Well-known Kashmiri human rights’ activists Parveena Ahangar and Parvez Imroz will receive Norway’s prestigious Professor Thorolf Rafto Memorial Prize (Rafto Prize) for human rights for their unrelenting struggle for the rights of Kashmiris on Sunday.
Parveena Ahangar, nicknamed “The Iron Lady of Kashmir”, began to work for the protection of the civilian population after her 17-year-old son was abducted by Indian security forces in 1991. She is the founder and chairperson of the Association of Parents of Disappeared Persons (APDP) which organises peaceful protests and provides assistance to the survivors of violence in Indian-held Kashmir.
Parvez Imroz, a lawyer and a leading intellectual, relies on legal means to ensure that citizens of Indian Occupied Kashmir (IoK) are provided with basic human rights. His organisation, Jammu Kashmir Coalition of Civil Society (JKCCS), which he also presides, works for human rights and non-violent solutions to resolve the prevailing Kashmir issue.
“Parveena Ahangar and Imroz Parvez have long been at the forefront of the struggle against arbitrary abuses of power in a region of India that has borne the brunt of escalating violence, militarisation and international tension,” the Rafto Foundation said in a statement late September.
Both Imroz and Ahangar addressed an international conference in Bergen on Saturday and stressed to the civilised world to help the oppressed people of Jammu and Kashmir who have been suffering brutalities since long.
While describing the atrocities she had witnessed in the beautiful valley, Parveena broke down and expressed that the voices of the Kashmiris are not being heard despite decades of struggle and sacrifice. She thanked Rafto Foundation for the award and acknowledging their efforts and said it is the first time that an international organisation invited them for an award on an international forum.
She necessitated that crimes against humanity in Kashmir be stopped and that Kashmiris be given their rights. She further pressed that disappeared people should be recovered and the Indian army personnel involved in the brutalities be punished.
Imroz in his address said that an alarming 8,000people in IHK are missing and their relatives are still waiting patiently for their return.
“They have no knowledge of the whereabouts of their loved ones. Questions are being raised constantly but nobody answers them,” Imroz told attendees.
He said that 700,000 security personnel in the valley have been deployed by India to oppress its residents and demanded that a stop should be put to all brutalities.
During the question and answer session, Imroz said that India’s attitude is not reconciliatory and it is not interested in a non-violent solution to the Kashmir issue. He added that an early, peaceful resolution looks distant to them because of India’s attitude.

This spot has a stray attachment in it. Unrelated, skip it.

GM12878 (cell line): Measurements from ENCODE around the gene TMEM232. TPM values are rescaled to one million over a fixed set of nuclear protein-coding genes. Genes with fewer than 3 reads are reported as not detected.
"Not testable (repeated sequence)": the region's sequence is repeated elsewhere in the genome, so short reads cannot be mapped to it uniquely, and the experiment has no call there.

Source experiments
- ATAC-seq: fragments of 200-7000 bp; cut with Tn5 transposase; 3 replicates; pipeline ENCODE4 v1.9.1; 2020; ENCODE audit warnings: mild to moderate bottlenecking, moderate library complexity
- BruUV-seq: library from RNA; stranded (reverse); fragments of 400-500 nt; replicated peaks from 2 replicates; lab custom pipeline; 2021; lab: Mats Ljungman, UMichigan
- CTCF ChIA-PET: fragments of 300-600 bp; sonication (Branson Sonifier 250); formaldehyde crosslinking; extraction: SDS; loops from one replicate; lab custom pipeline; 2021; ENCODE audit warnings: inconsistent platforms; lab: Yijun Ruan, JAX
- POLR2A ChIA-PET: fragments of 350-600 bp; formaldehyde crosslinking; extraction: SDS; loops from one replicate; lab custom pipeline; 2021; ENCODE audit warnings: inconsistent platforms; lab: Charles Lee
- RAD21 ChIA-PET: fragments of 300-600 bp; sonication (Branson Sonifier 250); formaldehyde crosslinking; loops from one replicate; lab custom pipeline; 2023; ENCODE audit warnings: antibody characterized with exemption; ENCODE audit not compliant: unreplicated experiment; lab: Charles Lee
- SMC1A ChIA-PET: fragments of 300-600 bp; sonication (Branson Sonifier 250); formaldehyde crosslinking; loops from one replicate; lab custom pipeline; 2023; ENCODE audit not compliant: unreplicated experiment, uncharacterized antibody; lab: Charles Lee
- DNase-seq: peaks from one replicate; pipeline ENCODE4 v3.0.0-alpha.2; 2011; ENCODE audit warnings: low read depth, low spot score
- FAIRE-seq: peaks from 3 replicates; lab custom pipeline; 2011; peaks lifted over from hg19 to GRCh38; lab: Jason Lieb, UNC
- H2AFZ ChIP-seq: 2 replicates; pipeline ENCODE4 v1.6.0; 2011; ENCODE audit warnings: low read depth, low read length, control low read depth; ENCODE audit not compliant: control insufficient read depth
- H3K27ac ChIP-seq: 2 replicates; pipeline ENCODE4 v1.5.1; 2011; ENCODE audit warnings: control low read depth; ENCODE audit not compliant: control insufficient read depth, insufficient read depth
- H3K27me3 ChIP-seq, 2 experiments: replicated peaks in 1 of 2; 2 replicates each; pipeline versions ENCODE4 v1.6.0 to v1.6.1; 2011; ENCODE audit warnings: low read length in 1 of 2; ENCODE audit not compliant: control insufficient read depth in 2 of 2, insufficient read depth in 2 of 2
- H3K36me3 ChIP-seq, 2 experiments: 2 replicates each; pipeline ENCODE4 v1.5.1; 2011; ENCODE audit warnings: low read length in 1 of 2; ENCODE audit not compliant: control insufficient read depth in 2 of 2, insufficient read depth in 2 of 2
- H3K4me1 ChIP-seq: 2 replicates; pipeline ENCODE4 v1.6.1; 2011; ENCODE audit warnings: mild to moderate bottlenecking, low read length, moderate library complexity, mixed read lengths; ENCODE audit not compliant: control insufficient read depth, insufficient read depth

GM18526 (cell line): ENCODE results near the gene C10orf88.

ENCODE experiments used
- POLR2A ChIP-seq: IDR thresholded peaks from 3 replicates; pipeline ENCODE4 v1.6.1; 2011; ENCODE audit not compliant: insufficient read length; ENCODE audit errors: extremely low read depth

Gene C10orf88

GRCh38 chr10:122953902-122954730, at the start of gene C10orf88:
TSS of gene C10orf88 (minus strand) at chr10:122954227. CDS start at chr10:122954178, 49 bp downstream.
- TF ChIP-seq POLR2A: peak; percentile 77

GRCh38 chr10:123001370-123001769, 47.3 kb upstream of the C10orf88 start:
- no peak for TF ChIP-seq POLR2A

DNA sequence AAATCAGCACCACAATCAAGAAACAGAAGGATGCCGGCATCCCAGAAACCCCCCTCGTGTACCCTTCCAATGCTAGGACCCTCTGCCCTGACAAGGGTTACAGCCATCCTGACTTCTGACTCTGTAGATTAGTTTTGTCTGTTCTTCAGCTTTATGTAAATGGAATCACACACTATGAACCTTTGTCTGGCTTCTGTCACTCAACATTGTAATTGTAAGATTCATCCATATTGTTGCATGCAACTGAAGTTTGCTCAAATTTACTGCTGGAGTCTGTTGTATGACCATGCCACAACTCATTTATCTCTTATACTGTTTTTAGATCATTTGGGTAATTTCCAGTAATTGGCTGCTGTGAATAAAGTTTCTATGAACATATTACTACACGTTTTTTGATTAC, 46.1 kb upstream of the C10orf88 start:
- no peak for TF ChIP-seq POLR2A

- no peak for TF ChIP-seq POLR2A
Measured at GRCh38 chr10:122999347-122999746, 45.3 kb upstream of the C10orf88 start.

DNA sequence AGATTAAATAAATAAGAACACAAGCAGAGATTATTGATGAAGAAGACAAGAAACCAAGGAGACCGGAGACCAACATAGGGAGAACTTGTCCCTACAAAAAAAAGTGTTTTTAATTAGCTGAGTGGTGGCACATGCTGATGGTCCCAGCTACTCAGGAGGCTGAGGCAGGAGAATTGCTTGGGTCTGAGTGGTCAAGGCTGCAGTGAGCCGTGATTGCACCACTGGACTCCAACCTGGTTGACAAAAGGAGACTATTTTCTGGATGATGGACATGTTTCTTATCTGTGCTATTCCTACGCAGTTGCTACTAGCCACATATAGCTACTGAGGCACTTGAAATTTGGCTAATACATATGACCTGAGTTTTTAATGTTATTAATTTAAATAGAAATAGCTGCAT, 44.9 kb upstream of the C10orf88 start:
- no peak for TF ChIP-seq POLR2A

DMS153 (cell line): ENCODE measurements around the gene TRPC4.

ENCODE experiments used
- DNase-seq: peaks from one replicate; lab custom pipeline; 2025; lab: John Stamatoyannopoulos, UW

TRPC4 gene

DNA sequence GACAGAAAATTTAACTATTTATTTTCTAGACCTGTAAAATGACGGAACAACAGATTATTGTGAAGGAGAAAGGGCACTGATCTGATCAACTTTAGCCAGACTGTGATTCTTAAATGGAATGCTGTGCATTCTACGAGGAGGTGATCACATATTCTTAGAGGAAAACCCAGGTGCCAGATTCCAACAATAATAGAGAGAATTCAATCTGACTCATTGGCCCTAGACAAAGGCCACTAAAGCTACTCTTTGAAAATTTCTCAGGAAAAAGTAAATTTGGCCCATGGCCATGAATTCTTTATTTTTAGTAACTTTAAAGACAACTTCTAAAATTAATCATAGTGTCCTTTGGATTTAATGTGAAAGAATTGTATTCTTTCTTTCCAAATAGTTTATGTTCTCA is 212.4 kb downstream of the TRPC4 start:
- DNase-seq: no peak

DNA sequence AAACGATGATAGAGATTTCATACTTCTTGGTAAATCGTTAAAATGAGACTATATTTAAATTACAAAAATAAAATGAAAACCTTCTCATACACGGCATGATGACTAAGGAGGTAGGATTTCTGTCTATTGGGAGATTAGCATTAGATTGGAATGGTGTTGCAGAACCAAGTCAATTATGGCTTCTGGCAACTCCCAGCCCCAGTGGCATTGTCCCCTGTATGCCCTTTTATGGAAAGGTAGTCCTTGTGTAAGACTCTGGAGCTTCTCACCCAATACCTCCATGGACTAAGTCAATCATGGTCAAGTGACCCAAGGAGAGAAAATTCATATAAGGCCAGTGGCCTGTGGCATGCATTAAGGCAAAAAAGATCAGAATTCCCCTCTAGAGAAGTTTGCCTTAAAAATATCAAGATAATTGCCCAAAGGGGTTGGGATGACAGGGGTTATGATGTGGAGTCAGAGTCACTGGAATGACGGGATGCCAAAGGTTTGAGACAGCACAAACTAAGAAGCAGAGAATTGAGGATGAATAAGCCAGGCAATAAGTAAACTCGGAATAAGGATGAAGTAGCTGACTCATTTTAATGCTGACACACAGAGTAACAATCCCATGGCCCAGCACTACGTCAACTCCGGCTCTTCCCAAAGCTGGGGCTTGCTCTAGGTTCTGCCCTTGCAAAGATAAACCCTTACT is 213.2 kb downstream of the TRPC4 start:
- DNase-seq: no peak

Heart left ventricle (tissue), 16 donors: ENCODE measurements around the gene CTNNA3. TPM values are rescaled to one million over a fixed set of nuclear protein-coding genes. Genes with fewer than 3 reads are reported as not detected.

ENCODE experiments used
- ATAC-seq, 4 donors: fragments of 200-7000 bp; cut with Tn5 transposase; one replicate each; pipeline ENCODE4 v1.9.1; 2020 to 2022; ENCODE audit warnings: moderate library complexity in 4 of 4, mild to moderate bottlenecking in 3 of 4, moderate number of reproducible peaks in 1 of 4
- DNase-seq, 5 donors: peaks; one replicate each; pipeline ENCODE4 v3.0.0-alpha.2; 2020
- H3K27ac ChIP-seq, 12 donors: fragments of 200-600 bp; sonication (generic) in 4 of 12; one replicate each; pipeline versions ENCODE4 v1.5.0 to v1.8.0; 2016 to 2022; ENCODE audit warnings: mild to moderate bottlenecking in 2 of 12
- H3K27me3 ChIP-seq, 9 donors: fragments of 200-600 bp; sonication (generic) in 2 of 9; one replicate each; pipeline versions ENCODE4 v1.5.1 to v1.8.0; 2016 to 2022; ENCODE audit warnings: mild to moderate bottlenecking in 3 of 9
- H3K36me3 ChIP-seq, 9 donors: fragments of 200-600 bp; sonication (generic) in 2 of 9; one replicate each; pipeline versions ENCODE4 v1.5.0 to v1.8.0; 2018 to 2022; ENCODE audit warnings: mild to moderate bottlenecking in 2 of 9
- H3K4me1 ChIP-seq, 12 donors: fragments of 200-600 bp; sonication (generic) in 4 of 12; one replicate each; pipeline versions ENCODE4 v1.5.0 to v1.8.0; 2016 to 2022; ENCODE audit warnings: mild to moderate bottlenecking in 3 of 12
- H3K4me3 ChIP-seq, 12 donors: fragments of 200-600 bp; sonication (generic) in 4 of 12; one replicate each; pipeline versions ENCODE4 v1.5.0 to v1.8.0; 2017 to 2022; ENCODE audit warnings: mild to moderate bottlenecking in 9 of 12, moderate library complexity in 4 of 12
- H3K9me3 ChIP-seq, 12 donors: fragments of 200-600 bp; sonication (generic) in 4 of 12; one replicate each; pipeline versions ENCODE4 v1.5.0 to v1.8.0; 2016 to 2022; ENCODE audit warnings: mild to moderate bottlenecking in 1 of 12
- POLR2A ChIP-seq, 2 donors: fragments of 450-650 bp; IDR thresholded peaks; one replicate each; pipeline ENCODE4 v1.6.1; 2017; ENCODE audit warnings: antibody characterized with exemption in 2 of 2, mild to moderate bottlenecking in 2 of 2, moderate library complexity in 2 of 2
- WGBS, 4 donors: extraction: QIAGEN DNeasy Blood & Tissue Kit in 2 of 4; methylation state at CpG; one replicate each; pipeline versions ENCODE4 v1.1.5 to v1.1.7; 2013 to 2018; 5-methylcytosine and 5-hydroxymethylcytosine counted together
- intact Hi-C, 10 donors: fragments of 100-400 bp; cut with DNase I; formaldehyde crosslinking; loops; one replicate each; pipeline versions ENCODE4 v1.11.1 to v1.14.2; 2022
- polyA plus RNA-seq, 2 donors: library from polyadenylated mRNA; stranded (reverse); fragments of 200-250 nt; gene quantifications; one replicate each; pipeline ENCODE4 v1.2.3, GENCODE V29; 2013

The conference arranged by the foundation was attended by numerous intellectuals, professors, diplomats, researchers and human rights activists from different parts of the world, several of whom also spoke at the event.
The speakers highlighted the historical, cultural, geographical and social aspects of Kashmir and pointed out that Kashmir issue has been highly neglected and is one which requires special attention of the world community. They said that the award for two leading defenders of human rights would help raise the issue at international level. Furthermore, the world would understand the sensitivity of the issue and empathize with those suffering, leading to drafting a plan for peaceful resolution of the problem.
— Jostein Kobbeltvedt (@josteinhk) November 4, 2017
Prominent Dutch human rights activist Marjan Lucas expressed hope that the award would give more awareness to the condition of human rights in Kashmir.
On the esteemed occasion, Kashmir Council EU Chairman Ali Raza Syed who travelled from Brussels to Bergen said the Rafto Prize laureates have been struggling against the violation of human rights in IoK since a long time.
Ali Shahnawaz Khan, Executive Director of Norway-based Kashmir Scandinavian Council, said that this is the second most important achievement in the Kashmir issue after the UN resolution. He said that this will further highlight the issue at an international level.
Pakistan’s Ambassador to Norway Riffat Masood said the voice of the oppressed people of Kashmir has been heard and it will create more awareness on the issue.
Forced abductions and violence against men, women, and youth are rampant in IHK. A large number of people have been killed and thousands have disappeared so far. Thousands of women are waiting for their children, husbands and brothers, who are missing or abducted by the security forces in recent decades, the ambassador added.
Every year, the non-profit and non-partisan organisation Rafto Foundation for Human Rights selects the most distinguished individuals in the fields of human rights and democracy from around the world for conferment of the prestigious Rafto Prize.